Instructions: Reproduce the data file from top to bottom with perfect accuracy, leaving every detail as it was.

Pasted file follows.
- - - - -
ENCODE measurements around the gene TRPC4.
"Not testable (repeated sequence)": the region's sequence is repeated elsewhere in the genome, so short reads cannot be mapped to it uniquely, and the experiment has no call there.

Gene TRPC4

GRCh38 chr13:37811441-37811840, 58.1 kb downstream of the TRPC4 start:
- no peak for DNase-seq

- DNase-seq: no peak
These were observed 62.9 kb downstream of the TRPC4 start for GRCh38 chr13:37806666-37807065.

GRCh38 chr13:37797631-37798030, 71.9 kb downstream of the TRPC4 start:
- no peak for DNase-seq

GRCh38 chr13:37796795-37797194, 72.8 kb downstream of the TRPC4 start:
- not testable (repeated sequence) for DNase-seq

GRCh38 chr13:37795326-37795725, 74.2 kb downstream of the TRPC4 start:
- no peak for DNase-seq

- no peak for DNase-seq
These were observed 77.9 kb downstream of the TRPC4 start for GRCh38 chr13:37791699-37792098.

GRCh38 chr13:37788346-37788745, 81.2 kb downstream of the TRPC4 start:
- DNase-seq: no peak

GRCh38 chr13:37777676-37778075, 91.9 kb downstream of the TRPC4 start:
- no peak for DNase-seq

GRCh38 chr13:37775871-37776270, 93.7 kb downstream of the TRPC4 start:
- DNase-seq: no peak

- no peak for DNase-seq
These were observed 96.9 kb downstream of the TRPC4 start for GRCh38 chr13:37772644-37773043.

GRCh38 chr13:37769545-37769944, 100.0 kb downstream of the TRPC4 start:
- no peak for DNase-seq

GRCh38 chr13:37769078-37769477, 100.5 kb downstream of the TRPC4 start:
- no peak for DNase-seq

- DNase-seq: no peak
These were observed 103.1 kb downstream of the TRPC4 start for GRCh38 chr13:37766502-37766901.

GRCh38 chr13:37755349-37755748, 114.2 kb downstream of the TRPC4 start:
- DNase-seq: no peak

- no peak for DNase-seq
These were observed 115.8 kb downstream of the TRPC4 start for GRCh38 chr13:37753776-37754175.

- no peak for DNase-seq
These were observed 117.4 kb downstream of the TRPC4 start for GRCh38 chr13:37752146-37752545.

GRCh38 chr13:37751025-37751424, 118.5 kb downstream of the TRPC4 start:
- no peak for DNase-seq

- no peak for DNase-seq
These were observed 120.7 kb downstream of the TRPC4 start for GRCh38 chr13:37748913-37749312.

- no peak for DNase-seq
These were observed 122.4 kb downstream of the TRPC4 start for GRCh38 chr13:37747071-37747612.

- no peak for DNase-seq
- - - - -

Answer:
ENCODE measurements around the gene TRPC4.
"Not testable (repeated sequence)": the region's sequence is repeated elsewhere in the genome, so short reads cannot be mapped to it uniquely, and the experiment has no call there.

Gene TRPC4

GRCh38 chr13:37811441-37811840, 58.1 kb downstream of the TRPC4 start:
- no peak for DNase-seq

- DNase-seq: no peak
These were observed 62.9 kb downstream of the TRPC4 start for GRCh38 chr13:37806666-37807065.

GRCh38 chr13:37797631-37798030, 71.9 kb downstream of the TRPC4 start:
- no peak for DNase-seq

GRCh38 chr13:37796795-37797194, 72.8 kb downstream of the TRPC4 start:
- not testable (repeated sequence) for DNase-seq

GRCh38 chr13:37795326-37795725, 74.2 kb downstream of the TRPC4 start:
- no peak for DNase-seq

- no peak for DNase-seq
These were observed 77.9 kb downstream of the TRPC4 start for GRCh38 chr13:37791699-37792098.

GRCh38 chr13:37788346-37788745, 81.2 kb downstream of the TRPC4 start:
- DNase-seq: no peak

GRCh38 chr13:37777676-37778075, 91.9 kb downstream of the TRPC4 start:
- no peak for DNase-seq

GRCh38 chr13:37775871-37776270, 93.7 kb downstream of the TRPC4 start:
- DNase-seq: no peak

- no peak for DNase-seq
These were observed 96.9 kb downstream of the TRPC4 start for GRCh38 chr13:37772644-37773043.

GRCh38 chr13:37769545-37769944, 100.0 kb downstream of the TRPC4 start:
- no peak for DNase-seq

GRCh38 chr13:37769078-37769477, 100.5 kb downstream of the TRPC4 start:
- no peak for DNase-seq

- DNase-seq: no peak
These were observed 103.1 kb downstream of the TRPC4 start for GRCh38 chr13:37766502-37766901.

GRCh38 chr13:37755349-37755748, 114.2 kb downstream of the TRPC4 start:
- DNase-seq: no peak

- no peak for DNase-seq
These were observed 115.8 kb downstream of the TRPC4 start for GRCh38 chr13:37753776-37754175.

- no peak for DNase-seq
These were observed 117.4 kb downstream of the TRPC4 start for GRCh38 chr13:37752146-37752545.

GRCh38 chr13:37751025-37751424, 118.5 kb downstream of the TRPC4 start:
- no peak for DNase-seq

- no peak for DNase-seq
These were observed 120.7 kb downstream of the TRPC4 start for GRCh38 chr13:37748913-37749312.

- no peak for DNase-seq
These were observed 122.4 kb downstream of the TRPC4 start for GRCh38 chr13:37747071-37747612.

- no peak for DNase-seq